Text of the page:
Carol
Carol asked:

Should I read David Mitchell's other books before reading "The Bone Clocks?"

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Brian Gore You may not need to read them, but I suspect afterwards you will want to read them. The characters and stories stand alone, but the superb writing and interesting worlds persist.
Gerhard Go on, take the plunge. Ignore all the reviews. Just dive in and follow Mitchell to the edge and beyond. No passport needed ... just curiosity, and an abiding love for quirkiness and the quotidian.
Matt absolutely. "bone clocks" is probably the second weakest book he has written next to ghostwritten. i would read "jacob de zoet" and "cloud atlas" and then maybe "black swan green."
Tess Yes and no. I'm sure it would be a rewarding experience to read them in order, but I had not read any other Mitchell, and I had a great time with this book!
Cecily I agree that Bone Clocks is his weakest, so I wouldn't start with it. It is the second of a planned trilogy, the first being The Thousand Autumns of Jacob de Zoet, so it makes sense to read those two in relatively quick succession.

As for the others, part of the fun of Mitchell is spotting the links between novels, but I don't think it matters too much what order you read them in, though publication order is no bad thing.

Of the others, Black Swan Green has the fewer significant overlaps compared with his other works. So far. That may change.
Geoff I would say yes, read them in order if you can. Mitchell has described them all as being parts of an 'Uber Book' so it makes sense to do so and there are links that emerge that add to each book's impact.

If you don't have time for all of them, I would at least read 'The Thousand Autumns of Jacob de Zoet' before 'The Bone Clocks'.
Dave No. They each stand on their own. Mitchell will cross-reference some other book with a mention of something (it's a little like watching a Hitchcock movie to see in which three frames The Master will appear!), but it's no more than that... Even considering 'Ghostwritten' (agreeing with somebody else) as his 'weakest' book, it's amazingly good compared with other authors' 'weakest books.' Just take the plunge, as somebody else suggested.... Mitchell is the most consistently good and entertaining author that I have read in the last 15 years...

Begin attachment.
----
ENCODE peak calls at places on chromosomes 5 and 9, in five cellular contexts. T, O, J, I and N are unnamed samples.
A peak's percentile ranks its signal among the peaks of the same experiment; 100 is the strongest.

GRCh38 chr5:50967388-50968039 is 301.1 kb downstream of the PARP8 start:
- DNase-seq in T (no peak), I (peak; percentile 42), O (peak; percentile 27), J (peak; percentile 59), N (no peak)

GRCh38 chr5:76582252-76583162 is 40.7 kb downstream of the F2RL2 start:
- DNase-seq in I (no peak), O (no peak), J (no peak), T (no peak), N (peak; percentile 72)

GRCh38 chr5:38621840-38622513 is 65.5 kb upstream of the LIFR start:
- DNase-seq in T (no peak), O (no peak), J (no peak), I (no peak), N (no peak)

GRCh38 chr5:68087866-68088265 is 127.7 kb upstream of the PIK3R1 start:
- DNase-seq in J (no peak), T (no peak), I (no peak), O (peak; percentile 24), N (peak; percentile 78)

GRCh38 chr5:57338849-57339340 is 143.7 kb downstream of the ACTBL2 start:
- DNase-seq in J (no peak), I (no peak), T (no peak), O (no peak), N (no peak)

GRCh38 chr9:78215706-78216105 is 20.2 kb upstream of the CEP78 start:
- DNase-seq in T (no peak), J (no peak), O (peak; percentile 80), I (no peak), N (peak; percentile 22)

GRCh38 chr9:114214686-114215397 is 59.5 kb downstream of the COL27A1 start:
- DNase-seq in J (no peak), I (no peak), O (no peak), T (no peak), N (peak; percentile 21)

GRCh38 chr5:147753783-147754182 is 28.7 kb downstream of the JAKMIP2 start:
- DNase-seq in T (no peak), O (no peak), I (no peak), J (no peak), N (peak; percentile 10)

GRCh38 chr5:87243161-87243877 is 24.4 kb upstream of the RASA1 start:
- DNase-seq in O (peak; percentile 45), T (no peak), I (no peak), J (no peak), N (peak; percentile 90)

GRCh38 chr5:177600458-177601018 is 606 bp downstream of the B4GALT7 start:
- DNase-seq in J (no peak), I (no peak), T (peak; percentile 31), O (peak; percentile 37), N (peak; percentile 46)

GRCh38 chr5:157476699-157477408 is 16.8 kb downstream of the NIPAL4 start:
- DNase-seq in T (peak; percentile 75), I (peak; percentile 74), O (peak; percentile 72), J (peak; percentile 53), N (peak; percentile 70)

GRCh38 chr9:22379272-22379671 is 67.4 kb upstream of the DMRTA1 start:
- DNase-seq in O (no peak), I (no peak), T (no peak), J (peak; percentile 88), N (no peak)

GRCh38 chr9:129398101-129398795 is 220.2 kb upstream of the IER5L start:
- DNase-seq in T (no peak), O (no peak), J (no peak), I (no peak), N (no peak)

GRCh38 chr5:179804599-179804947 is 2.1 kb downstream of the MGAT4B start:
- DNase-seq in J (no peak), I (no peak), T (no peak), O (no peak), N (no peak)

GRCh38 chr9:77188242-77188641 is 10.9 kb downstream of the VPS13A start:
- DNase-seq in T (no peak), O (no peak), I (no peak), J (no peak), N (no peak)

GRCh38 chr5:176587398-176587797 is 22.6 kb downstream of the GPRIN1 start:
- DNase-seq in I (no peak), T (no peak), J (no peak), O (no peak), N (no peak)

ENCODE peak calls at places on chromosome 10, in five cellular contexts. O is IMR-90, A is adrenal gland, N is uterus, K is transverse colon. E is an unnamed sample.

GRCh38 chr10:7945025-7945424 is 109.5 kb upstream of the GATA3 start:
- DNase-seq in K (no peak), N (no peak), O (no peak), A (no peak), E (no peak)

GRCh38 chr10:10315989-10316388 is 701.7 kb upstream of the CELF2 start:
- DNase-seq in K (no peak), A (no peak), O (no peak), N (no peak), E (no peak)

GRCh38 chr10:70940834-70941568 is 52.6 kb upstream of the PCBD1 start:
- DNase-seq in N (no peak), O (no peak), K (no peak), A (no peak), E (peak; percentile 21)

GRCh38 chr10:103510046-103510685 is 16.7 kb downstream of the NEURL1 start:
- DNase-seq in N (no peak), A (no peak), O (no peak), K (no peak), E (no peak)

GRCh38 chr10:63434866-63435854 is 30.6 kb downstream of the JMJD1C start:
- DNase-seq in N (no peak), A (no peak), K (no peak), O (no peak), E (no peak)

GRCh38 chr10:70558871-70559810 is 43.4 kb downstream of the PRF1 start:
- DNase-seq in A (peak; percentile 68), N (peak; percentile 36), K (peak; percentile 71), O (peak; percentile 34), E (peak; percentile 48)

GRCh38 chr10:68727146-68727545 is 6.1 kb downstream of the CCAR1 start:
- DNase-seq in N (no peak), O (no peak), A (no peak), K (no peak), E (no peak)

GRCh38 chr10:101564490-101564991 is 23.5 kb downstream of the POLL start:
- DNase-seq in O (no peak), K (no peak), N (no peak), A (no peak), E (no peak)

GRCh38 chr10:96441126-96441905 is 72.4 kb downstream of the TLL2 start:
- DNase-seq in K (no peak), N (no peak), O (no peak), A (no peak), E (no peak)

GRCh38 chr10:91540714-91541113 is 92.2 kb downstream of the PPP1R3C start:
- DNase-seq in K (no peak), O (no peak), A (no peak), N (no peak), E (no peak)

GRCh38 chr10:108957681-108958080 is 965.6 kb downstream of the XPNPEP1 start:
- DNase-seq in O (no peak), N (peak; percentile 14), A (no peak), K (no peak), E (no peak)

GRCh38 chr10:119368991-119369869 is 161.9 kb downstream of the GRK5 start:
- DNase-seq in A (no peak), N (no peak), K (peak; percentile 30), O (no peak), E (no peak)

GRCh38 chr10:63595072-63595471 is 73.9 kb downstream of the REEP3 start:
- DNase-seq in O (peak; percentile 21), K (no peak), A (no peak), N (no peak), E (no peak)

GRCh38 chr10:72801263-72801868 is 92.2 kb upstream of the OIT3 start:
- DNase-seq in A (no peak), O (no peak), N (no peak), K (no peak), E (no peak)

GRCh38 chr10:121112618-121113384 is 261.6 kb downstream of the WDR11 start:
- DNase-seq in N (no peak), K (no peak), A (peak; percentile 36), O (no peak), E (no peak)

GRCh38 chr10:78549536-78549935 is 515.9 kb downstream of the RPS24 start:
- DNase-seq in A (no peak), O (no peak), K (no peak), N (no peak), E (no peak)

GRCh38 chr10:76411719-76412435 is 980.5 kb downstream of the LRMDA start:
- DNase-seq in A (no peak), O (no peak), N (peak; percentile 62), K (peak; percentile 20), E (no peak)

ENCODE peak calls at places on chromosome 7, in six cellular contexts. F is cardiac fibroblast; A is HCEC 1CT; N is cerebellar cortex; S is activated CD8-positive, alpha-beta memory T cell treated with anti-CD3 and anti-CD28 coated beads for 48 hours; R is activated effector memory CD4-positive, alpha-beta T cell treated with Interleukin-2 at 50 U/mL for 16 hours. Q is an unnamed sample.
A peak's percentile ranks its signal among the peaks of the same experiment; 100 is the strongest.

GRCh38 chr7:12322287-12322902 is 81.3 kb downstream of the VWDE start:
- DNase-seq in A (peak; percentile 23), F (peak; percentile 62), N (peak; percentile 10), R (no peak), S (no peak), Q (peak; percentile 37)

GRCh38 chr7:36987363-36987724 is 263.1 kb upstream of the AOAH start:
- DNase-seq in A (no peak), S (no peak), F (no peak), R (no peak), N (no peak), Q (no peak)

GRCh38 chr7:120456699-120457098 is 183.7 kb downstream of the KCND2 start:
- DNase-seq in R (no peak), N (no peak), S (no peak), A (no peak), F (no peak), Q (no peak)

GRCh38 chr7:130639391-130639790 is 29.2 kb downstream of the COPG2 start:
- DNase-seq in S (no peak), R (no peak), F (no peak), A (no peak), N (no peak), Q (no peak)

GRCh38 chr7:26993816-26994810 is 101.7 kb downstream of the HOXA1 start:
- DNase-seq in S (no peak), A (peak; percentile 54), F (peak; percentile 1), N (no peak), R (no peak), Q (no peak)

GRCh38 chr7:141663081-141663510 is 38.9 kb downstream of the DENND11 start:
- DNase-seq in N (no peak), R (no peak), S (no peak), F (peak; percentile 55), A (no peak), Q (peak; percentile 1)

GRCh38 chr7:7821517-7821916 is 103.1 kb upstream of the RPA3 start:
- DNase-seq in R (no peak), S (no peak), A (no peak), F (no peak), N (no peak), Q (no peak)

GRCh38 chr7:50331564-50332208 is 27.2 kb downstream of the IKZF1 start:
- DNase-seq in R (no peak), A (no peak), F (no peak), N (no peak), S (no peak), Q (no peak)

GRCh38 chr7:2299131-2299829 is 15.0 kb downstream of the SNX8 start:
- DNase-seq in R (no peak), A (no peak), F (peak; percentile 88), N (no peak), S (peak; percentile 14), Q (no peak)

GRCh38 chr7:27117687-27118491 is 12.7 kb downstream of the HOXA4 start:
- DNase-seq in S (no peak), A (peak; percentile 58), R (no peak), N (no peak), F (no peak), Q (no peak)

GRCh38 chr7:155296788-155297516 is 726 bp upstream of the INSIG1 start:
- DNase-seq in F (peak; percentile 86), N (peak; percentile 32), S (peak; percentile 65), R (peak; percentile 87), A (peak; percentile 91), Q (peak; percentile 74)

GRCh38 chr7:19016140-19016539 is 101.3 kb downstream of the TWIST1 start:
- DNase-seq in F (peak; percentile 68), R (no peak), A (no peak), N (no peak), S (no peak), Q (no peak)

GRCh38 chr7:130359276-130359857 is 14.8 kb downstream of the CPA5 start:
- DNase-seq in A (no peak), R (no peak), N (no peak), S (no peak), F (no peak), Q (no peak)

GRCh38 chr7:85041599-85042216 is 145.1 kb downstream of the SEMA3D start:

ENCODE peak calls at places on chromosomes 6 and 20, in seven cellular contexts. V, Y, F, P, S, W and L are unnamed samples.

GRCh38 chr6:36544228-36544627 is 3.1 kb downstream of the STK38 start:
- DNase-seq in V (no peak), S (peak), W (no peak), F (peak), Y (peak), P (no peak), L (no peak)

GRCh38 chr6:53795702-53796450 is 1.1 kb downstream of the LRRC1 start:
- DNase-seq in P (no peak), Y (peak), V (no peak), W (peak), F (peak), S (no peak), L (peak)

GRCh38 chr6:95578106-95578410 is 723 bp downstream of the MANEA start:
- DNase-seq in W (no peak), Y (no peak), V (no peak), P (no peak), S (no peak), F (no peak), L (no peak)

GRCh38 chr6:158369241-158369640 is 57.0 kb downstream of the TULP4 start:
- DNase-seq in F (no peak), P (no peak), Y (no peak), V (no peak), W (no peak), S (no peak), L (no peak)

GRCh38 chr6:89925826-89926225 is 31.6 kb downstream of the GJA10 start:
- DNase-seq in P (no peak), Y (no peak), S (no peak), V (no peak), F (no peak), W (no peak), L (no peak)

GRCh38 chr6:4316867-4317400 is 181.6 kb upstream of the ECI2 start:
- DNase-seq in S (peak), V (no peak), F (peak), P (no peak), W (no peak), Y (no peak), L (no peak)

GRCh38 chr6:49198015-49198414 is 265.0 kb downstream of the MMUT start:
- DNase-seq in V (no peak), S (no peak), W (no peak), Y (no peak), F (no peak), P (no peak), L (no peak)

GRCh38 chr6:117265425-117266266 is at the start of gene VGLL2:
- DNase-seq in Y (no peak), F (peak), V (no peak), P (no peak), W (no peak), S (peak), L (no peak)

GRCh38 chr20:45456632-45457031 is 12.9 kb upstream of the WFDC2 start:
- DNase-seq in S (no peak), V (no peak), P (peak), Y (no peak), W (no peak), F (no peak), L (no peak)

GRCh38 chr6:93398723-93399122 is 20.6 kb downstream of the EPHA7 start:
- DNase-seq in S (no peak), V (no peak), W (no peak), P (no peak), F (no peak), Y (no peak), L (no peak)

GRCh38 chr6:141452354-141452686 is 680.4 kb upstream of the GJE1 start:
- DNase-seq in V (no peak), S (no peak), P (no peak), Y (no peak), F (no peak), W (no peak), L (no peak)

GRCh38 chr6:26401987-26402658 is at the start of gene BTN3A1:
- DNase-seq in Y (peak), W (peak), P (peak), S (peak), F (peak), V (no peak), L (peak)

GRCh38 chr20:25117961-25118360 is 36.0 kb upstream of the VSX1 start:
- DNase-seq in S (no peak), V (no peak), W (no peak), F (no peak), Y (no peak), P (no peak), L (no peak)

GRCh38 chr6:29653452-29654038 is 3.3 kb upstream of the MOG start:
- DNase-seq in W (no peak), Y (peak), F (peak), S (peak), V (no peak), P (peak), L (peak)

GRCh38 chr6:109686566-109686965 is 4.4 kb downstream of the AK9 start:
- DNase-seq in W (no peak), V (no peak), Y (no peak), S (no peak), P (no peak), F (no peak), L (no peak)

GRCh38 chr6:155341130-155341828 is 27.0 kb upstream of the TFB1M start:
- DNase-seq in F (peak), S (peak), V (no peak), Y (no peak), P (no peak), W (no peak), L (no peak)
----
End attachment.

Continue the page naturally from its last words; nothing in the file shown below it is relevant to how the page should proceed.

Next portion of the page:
Kevin No.
Even if there is an Uber book, the order doesn't matter that much. Time is not a straight line per se.
Delores I just finished TBC. This is the first book of his I've read. I enjoyed it but understood going into it that not all of it would make sense at first. I'm interesting in reading more of his work and appreciate the suggestions from others in this conversation.
Harry You should absolutely read The Thousand Autumns of Jacob de Zoet first; The Bone Clocks contains major spoilers for that one! Otherwise I don't think the order is that important, characters from other books pop up here and there but for the most part the order doesn't matter.
Corinna No need! However, I agree with Brian Gore - you'll want to! That is what happened with me, I read Cloud Atlas first (had a hard time getting through the first 50 pages, but ended up loving it) then read The Bone Clocks, and eventually read everything he's written.